This winter I’ve taken it easy riding, mostly just bareback hacks around the arena talking with my good friend. Last Sunday I threw my saddle on G, slipped on my spurs and set off to get some work done. Nothing too intense, I know we’re both a bit out of shape, but something more substantial than just a bareback walk.
At a jog, I set us about the arena, small and large circles, even speed, a low head flexed at the poll. It was great. I sat in my saddle on my not-so-high-horse smugly thinking about how far we’ve come, how much I used to rely on the reins to set a head, control our direction, bend his body. I actually thought, hey, I’m going to write a really smart blog post about how power comes from your legs, not your hands. How the legs are the engine, hands are just the guide.
And then, as the universe is wont to do when one is feeling especially wise and smug, I was reminded how quickly you can revert to your bad habits.
My good friend was selling a 16.3hh appaloosa who would sometimes drop his shoulder in a left-hand lope. She wanted me to lope him to see how he felt. I was intimidated by his size. I wanted to collect up his face and hold onto it until I trusted him. Let’s just say you’ll probably see my book published (please, god) before you’ll see me fully trust a horse. I have trust issues. But this horse was not trained like my catty 15hh reiner. If I crank down on Gangster’s face it’s like pressing on a coil, he gets tight, pushed into the bridle, pushing forward, looking for the release. (Full disclosure, I don’t always give it to him, which is shame on me and bless him for putting up with me.) But cranking down on the appy’s face wasn’t going to make him push into the bridle or look for release, he would just shrug his hulking horse shoulders and drop out of the lope.
It’s so frustrating what we can see for others but can’t see for ourselves. You can pick out amateurs by their dependence on the face. For some reason when you’re just starting out, you think you can control the horse, the speed, the shape of the body with your hands. Maybe it’s because as humans we use our hands for so much. If we were more in tune to the rest of our anatomy, maybe it wouldn’t be such a steep learning curve to not worry about the head with our hands and instead ride with our body.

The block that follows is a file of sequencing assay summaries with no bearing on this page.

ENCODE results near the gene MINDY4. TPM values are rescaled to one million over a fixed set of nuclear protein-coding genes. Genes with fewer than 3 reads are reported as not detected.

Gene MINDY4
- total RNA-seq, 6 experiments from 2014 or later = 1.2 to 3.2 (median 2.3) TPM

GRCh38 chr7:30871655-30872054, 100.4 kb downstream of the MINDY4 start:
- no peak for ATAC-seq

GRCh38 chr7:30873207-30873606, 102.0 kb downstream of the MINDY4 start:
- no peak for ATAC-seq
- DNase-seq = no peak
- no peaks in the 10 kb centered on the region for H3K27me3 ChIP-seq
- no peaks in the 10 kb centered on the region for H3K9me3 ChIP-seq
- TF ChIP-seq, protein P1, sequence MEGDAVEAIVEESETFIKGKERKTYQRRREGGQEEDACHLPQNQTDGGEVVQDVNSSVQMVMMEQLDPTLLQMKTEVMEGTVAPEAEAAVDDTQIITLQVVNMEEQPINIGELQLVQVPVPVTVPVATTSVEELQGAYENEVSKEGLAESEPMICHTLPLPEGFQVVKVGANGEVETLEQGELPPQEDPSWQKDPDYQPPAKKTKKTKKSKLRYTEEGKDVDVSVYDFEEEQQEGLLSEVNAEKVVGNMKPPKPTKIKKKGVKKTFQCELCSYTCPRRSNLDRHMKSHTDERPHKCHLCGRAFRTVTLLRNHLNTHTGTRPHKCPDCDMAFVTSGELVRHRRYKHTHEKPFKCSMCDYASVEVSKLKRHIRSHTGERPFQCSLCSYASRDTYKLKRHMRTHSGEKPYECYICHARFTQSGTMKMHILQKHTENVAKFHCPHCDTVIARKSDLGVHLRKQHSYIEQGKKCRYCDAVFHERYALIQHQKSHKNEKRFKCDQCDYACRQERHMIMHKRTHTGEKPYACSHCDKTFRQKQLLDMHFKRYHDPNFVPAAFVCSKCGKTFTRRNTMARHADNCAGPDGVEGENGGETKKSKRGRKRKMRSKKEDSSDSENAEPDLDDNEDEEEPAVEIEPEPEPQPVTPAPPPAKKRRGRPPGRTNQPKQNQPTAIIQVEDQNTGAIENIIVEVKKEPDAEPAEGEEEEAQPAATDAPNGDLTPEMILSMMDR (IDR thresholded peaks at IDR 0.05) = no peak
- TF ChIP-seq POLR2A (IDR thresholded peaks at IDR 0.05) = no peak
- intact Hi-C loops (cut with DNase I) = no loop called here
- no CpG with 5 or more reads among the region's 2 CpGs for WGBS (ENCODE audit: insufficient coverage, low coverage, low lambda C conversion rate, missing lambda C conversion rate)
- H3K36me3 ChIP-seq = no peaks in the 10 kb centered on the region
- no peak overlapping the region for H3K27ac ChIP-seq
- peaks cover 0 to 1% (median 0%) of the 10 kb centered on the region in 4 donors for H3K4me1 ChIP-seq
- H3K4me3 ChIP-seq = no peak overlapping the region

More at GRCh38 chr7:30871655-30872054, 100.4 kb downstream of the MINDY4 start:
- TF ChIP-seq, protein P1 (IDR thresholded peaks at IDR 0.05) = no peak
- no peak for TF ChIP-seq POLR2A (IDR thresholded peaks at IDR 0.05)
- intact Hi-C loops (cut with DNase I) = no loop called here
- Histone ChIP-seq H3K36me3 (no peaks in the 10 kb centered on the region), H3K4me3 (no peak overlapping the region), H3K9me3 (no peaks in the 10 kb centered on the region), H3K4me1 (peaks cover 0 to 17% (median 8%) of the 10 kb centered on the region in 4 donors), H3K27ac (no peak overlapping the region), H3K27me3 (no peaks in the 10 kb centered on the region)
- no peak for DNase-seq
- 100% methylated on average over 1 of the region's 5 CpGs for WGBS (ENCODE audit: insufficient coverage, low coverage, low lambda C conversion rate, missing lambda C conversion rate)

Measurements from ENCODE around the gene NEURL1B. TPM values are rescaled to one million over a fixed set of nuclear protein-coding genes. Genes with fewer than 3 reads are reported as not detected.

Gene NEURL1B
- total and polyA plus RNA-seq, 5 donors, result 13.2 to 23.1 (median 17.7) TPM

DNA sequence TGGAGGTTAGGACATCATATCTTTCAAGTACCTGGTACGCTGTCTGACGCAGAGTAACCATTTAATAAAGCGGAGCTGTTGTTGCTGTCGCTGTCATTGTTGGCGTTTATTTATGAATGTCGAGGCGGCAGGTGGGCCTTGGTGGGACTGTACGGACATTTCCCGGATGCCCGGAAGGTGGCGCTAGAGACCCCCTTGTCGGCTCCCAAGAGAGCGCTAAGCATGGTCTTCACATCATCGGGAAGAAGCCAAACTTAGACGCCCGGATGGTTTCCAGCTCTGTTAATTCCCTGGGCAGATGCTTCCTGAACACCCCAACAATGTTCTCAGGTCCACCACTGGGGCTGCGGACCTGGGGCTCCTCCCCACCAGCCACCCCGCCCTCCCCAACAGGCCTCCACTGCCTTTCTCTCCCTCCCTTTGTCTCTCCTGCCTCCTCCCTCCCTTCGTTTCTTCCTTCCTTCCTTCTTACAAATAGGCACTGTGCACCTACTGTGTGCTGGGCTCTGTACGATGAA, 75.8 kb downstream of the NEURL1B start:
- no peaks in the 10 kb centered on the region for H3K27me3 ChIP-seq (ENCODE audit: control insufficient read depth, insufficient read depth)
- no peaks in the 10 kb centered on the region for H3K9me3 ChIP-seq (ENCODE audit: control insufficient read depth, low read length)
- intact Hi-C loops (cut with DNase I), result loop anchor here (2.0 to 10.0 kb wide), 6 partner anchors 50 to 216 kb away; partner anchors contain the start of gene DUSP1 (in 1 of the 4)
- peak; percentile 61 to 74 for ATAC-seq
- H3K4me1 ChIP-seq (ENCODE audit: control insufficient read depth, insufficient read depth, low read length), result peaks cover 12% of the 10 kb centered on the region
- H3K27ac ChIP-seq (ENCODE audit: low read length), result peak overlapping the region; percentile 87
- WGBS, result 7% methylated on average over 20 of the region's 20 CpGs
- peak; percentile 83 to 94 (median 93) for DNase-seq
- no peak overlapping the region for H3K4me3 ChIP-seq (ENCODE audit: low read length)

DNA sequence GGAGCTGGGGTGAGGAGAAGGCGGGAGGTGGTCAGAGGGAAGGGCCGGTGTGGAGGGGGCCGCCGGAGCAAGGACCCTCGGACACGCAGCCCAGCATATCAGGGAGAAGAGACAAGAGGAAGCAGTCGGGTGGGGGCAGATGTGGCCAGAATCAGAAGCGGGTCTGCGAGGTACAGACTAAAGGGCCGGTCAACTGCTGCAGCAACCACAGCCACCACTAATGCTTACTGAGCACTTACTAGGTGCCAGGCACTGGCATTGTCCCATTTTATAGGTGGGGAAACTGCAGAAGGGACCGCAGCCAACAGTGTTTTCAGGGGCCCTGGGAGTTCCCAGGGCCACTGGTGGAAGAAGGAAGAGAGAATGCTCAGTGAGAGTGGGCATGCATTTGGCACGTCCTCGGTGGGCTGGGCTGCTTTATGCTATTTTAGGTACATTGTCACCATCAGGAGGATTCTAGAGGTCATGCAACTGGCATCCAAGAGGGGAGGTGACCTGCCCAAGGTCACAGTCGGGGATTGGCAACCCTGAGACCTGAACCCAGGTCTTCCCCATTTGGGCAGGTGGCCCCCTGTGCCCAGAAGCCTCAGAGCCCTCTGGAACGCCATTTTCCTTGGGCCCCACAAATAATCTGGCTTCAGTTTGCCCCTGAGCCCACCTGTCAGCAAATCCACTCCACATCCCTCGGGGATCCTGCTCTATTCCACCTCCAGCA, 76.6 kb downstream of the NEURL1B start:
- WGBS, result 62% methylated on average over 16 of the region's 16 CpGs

The next night I was working around the arena at a posting trot. I’m lazy and hate lunging so I was posting at a good clip, knowing G wanted to break into a lope. But I just wanted to let him extend at the trot. My friend was lunging her own horse and told me to slow down my body, to incrementally take just a split second longer to lower back into the saddle, to rise up with the outside shoulder. An amazing thing happened, Gangster slowed down his trot to match the speed of my body. Obviously not every horse is as sensitive, but they all have the ability, if we give them the opportunity and don’t grip the reins so tight.
A few days later I was loping around the arena by myself, thinking about staying off his face, sitting back, using my legs to keep him straight, curved around the corners, head slightly tipped in. An owl that has taken up residence in the insulation on the roof flew out from his perch and into the vision of my horse. Certain we were about to be attacked, Gangster bunched up and prepared to spook himself out of danger. Instinctively my hands tightened down on the reins to bring him down to a total stop. And then for the rest of the night, I couldn’t loosen back up.
I’m sure there’s an allegory for life in here somewhere. Definitely some psychology related to physically letting go of tight control, of trusting in the process. I’m seeing now that this letting go will be the next big hurdle to me taking a big leap in my riding abilities. It will hold me back if I don’t figure it out. You can’t really ever ride in that beautiful space, where horse and rider are connected but not leashed to one another, if you’re one fluttering leaf away from curling into the fetal position and ratcheting down the reins. I’ve never had a bad horse wreck, never had a reason not to trust. Gangster can be hot and reactive, but he’s never bolted, never flung me from the saddle and caused bodily injury. But all the little twitches, sideways jumps and refusals add up I guess. I don’t know how to get over this except to ride through it. I have to figure out how to ride through my trust issues, to put my hands down, my back straight and not lose my nerve over a humped back and a few crow hops.
PS… That photo at the top was taken in 2013 of me and Gangster and every time I look at it I cringe. Look at how tight his body is! That mouth pulling against those too tight reins! Why! Why??? Because I didn’t know any better. Now I know better so I do better. But I have no problem sharing this photo (which I titled horrible horseback rider) because I don’t believe in fakeness. Because if I can learn from my mistakes then you might learn from them too.
PPS… THANK YOU to Chris T. Sloan for the photos from the trail course and the competition photo. Without her there’d be no proof that I have actually improved over time!